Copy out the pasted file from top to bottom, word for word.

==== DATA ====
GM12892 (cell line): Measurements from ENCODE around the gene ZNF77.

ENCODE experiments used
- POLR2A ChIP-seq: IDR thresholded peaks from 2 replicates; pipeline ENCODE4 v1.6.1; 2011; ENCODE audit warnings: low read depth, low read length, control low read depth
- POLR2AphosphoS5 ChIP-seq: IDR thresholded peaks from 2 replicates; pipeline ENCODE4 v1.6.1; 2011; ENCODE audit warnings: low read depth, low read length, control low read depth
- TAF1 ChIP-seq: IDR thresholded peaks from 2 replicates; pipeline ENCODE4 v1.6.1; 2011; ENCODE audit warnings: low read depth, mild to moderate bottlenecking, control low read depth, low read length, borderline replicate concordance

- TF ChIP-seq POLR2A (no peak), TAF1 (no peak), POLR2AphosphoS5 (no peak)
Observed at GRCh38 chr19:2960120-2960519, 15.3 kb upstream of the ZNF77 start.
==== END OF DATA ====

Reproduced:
GM12892 (cell line): Measurements from ENCODE around the gene ZNF77.

ENCODE experiments used
- POLR2A ChIP-seq: IDR thresholded peaks from 2 replicates; pipeline ENCODE4 v1.6.1; 2011; ENCODE audit warnings: low read depth, low read length, control low read depth
- POLR2AphosphoS5 ChIP-seq: IDR thresholded peaks from 2 replicates; pipeline ENCODE4 v1.6.1; 2011; ENCODE audit warnings: low read depth, low read length, control low read depth
- TAF1 ChIP-seq: IDR thresholded peaks from 2 replicates; pipeline ENCODE4 v1.6.1; 2011; ENCODE audit warnings: low read depth, mild to moderate bottlenecking, control low read depth, low read length, borderline replicate concordance

- TF ChIP-seq POLR2A (no peak), TAF1 (no peak), POLR2AphosphoS5 (no peak)
Observed at GRCh38 chr19:2960120-2960519, 15.3 kb upstream of the ZNF77 start.